What we claim is:
1. An amplifying device of the integrable type and having low drift, wherein said device comprises n amplifying stages placed in cascade and each comprising means for storing a value substantially proportional to the offset voltage of such stage and compensating for said offset voltage, and means for controlling the said storage and compensation means to carry out the storage and compensation operations successively stage by stage in such manner that each stage compensates for the imperfections of storage of the preceding stages,
the input of the first stage constituting the input of said device being the only input of a stage with means to cancel out the input voltage during said storage and compensation operation.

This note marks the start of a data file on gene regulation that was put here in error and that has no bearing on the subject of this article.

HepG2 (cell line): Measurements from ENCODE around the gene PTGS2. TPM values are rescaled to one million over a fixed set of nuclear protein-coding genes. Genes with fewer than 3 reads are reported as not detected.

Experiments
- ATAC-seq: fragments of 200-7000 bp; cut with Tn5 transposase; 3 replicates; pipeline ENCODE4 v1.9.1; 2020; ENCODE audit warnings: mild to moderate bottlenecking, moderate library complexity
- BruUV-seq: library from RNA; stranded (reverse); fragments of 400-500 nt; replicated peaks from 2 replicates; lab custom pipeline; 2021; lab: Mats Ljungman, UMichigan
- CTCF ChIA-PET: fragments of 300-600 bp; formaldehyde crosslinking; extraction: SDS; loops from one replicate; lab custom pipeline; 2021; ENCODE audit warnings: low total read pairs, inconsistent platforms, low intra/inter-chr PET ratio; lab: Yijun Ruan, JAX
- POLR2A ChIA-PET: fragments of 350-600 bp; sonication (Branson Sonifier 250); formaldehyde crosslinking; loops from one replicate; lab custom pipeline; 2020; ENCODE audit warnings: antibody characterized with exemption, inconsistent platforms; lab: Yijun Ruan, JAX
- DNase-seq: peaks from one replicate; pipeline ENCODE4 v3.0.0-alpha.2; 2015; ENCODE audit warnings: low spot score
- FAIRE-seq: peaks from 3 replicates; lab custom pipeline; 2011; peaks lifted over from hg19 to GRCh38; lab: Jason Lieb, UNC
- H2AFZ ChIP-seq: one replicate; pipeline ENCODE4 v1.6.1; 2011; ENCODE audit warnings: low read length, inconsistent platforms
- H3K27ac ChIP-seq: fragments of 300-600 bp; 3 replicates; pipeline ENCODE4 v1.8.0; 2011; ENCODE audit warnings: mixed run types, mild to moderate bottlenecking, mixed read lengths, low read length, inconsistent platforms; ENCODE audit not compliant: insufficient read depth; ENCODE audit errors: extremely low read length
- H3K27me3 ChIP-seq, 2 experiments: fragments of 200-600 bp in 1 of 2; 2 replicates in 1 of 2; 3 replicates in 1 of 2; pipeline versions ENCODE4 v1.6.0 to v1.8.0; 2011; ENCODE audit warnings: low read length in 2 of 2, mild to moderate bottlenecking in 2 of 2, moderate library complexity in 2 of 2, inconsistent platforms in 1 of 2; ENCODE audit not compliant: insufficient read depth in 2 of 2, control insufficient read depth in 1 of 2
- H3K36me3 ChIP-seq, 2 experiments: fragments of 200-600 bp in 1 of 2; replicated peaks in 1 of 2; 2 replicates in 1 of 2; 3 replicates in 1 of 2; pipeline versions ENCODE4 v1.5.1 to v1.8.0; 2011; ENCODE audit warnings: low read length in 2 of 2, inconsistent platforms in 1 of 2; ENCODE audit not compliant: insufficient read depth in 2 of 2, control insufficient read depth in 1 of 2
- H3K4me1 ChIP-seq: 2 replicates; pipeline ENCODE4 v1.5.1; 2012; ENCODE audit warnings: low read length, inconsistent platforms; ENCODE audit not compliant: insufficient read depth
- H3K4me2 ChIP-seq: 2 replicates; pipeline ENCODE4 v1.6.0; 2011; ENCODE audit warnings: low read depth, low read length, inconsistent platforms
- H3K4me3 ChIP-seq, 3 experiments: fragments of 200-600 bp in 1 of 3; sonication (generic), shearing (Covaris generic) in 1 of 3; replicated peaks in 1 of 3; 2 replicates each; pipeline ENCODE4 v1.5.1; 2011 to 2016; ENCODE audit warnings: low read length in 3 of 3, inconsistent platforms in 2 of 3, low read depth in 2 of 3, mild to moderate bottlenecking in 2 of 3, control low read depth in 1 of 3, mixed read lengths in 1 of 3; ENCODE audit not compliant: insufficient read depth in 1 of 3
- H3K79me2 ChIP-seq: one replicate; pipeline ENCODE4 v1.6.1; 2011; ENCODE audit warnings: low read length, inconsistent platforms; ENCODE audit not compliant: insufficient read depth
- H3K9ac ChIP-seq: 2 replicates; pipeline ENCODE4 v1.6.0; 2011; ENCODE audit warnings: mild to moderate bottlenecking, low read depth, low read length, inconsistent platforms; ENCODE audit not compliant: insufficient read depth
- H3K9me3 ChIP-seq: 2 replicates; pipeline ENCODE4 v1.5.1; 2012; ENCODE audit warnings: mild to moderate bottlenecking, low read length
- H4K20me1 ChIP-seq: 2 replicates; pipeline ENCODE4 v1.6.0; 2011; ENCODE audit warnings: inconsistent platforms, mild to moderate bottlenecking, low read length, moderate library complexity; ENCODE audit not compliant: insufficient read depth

2. A device according to claim 1, wherein said means for controlling are provided with switches connected in parallel to each other by means of delay circuits so as to produce a relative displacement in time between the opening and closure of the switches belonging to successive stages, recurrent electric signals being applied to the circuit for controlling the first switch.
3. A device according to claim 1, wherein the stage having the order (n) comprises two amplifiers connected in cascade, wherein said storage and compensation means for the stage having the order (n) are constituted by a capacitor connected between said amplifiers of such stage, and wherein said control means comprise a switch for placing the output of the second amplifier of said stage having the order (n) in total negative feedback with the input thereof during said storage operation.